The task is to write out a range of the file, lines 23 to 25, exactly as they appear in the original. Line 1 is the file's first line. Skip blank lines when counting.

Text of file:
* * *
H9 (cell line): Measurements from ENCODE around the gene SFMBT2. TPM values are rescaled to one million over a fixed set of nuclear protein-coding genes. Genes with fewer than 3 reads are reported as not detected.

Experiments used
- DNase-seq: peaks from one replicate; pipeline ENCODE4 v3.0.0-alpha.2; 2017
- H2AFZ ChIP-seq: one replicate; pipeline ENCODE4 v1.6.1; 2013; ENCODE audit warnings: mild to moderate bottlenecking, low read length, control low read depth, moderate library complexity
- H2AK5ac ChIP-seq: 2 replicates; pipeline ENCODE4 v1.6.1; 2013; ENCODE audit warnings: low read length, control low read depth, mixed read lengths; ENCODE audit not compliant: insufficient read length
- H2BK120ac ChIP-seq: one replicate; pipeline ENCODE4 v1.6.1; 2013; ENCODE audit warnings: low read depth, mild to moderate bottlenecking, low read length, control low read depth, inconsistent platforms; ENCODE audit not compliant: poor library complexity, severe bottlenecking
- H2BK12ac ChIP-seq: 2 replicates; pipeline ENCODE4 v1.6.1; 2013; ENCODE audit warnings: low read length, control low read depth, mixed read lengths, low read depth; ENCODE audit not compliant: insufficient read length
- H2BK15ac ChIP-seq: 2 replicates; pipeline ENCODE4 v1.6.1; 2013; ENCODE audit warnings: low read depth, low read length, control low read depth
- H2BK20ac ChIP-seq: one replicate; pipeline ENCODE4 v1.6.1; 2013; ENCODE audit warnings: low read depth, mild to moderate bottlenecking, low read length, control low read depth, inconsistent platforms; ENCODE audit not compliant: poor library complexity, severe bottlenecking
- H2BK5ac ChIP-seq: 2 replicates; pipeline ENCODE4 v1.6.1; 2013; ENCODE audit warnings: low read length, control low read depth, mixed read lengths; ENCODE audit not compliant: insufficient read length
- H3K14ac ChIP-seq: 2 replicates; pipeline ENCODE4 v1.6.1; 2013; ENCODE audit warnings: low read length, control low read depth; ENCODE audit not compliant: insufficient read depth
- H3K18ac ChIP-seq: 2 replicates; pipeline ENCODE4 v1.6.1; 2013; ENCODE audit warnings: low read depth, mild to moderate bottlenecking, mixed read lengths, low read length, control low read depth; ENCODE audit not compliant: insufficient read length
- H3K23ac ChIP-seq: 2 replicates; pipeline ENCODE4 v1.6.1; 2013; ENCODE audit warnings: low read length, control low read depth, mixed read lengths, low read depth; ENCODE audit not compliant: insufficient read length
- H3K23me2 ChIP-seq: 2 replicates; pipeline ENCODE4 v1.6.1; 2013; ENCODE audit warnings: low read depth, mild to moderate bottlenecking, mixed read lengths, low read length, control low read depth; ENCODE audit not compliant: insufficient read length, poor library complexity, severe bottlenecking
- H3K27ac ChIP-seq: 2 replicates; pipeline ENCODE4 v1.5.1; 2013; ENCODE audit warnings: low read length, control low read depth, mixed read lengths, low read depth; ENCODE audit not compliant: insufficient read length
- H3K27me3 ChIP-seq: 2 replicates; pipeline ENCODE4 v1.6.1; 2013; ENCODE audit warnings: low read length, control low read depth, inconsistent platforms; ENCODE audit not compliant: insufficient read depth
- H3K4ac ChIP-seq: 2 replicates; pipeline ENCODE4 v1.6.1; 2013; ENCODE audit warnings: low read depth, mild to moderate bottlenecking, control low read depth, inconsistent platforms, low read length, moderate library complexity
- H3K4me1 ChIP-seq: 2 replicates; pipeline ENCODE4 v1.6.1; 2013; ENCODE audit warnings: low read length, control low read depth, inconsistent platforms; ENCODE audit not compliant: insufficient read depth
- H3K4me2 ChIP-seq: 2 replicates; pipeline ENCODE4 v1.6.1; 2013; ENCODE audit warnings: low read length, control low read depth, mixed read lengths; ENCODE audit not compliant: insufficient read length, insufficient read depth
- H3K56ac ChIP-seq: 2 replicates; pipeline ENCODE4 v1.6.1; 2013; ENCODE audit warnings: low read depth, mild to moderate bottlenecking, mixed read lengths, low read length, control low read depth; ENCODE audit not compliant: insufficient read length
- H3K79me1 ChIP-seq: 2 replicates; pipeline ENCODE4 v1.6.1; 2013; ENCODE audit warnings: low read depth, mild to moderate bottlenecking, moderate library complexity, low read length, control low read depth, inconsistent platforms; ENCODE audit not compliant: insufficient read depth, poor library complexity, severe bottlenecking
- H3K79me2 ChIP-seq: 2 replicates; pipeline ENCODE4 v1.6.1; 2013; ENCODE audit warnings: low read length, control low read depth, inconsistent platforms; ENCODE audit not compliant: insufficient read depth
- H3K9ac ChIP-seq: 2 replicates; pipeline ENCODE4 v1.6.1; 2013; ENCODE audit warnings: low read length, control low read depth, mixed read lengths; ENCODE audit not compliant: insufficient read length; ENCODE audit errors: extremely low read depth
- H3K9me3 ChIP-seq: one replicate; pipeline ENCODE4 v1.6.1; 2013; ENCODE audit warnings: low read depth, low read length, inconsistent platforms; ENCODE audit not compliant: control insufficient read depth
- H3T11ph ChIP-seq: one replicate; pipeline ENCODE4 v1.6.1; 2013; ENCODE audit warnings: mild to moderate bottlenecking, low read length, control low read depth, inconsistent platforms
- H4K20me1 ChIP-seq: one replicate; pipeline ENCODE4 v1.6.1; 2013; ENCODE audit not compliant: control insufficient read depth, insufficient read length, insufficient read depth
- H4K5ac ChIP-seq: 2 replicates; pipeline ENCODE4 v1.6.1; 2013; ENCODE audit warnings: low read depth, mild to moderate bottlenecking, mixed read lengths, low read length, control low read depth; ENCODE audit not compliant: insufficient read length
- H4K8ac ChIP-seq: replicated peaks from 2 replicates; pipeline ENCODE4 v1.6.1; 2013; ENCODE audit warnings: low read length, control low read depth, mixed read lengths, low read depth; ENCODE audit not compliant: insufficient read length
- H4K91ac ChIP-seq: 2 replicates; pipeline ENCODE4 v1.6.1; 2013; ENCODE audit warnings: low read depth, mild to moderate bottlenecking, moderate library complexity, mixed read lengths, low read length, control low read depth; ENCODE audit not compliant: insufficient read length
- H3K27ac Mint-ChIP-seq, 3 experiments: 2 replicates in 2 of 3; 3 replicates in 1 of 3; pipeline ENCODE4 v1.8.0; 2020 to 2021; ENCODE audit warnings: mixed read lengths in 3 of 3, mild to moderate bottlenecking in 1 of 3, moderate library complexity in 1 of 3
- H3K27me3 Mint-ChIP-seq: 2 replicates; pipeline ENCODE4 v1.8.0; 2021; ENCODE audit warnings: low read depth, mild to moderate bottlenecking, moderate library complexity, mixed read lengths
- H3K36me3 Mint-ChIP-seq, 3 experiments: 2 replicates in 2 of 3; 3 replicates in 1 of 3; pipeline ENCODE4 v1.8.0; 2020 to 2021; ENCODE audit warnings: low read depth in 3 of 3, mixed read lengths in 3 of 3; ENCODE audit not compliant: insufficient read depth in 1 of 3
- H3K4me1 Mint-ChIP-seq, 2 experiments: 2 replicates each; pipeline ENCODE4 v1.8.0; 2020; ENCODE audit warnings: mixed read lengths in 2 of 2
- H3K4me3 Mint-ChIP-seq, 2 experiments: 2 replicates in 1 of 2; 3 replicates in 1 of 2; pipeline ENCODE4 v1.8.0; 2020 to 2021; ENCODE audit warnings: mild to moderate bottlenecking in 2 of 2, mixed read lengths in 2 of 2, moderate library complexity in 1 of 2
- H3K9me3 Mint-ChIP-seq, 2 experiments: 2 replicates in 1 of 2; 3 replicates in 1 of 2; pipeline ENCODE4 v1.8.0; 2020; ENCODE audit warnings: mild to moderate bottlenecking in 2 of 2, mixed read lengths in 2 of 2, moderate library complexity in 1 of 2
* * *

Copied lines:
- H3K9ac ChIP-seq: 2 replicates; pipeline ENCODE4 v1.6.1; 2013; ENCODE audit warnings: low read length, control low read depth, mixed read lengths; ENCODE audit not compliant: insufficient read length; ENCODE audit errors: extremely low read depth
- H3K9me3 ChIP-seq: one replicate; pipeline ENCODE4 v1.6.1; 2013; ENCODE audit warnings: low read depth, low read length, inconsistent platforms; ENCODE audit not compliant: control insufficient read depth
- H3T11ph ChIP-seq: one replicate; pipeline ENCODE4 v1.6.1; 2013; ENCODE audit warnings: mild to moderate bottlenecking, low read length, control low read depth, inconsistent platforms